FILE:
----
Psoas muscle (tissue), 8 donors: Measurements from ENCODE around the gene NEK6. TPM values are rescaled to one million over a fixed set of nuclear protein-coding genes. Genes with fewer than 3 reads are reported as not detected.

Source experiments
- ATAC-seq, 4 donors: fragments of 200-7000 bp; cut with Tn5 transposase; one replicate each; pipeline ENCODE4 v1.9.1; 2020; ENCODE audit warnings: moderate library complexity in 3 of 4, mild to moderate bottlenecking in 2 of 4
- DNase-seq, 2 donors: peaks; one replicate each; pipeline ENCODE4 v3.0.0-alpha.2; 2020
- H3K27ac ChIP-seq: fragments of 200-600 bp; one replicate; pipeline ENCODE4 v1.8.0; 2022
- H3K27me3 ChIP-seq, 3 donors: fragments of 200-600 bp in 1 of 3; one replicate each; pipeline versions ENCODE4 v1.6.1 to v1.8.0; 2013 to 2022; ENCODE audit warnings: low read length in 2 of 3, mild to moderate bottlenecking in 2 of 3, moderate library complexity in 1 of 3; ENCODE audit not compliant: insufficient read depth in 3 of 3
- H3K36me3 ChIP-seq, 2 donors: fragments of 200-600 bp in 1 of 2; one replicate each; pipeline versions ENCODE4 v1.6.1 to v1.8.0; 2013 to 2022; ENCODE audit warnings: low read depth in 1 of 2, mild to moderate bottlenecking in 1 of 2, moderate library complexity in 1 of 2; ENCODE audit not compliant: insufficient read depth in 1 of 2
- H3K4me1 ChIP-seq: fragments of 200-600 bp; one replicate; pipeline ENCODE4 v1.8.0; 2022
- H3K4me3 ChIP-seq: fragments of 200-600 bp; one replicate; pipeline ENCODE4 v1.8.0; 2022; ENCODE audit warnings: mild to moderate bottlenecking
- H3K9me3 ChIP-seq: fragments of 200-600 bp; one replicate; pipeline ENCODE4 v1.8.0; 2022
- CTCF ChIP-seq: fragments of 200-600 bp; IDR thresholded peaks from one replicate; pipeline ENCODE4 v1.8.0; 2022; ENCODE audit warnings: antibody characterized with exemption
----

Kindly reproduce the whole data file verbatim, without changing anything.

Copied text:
Psoas muscle (tissue), 8 donors: Measurements from ENCODE around the gene NEK6. TPM values are rescaled to one million over a fixed set of nuclear protein-coding genes. Genes with fewer than 3 reads are reported as not detected.

Source experiments
- ATAC-seq, 4 donors: fragments of 200-7000 bp; cut with Tn5 transposase; one replicate each; pipeline ENCODE4 v1.9.1; 2020; ENCODE audit warnings: moderate library complexity in 3 of 4, mild to moderate bottlenecking in 2 of 4
- DNase-seq, 2 donors: peaks; one replicate each; pipeline ENCODE4 v3.0.0-alpha.2; 2020
- H3K27ac ChIP-seq: fragments of 200-600 bp; one replicate; pipeline ENCODE4 v1.8.0; 2022
- H3K27me3 ChIP-seq, 3 donors: fragments of 200-600 bp in 1 of 3; one replicate each; pipeline versions ENCODE4 v1.6.1 to v1.8.0; 2013 to 2022; ENCODE audit warnings: low read length in 2 of 3, mild to moderate bottlenecking in 2 of 3, moderate library complexity in 1 of 3; ENCODE audit not compliant: insufficient read depth in 3 of 3
- H3K36me3 ChIP-seq, 2 donors: fragments of 200-600 bp in 1 of 2; one replicate each; pipeline versions ENCODE4 v1.6.1 to v1.8.0; 2013 to 2022; ENCODE audit warnings: low read depth in 1 of 2, mild to moderate bottlenecking in 1 of 2, moderate library complexity in 1 of 2; ENCODE audit not compliant: insufficient read depth in 1 of 2
- H3K4me1 ChIP-seq: fragments of 200-600 bp; one replicate; pipeline ENCODE4 v1.8.0; 2022
- H3K4me3 ChIP-seq: fragments of 200-600 bp; one replicate; pipeline ENCODE4 v1.8.0; 2022; ENCODE audit warnings: mild to moderate bottlenecking
- H3K9me3 ChIP-seq: fragments of 200-600 bp; one replicate; pipeline ENCODE4 v1.8.0; 2022
- CTCF ChIP-seq: fragments of 200-600 bp; IDR thresholded peaks from one replicate; pipeline ENCODE4 v1.8.0; 2022; ENCODE audit warnings: antibody characterized with exemption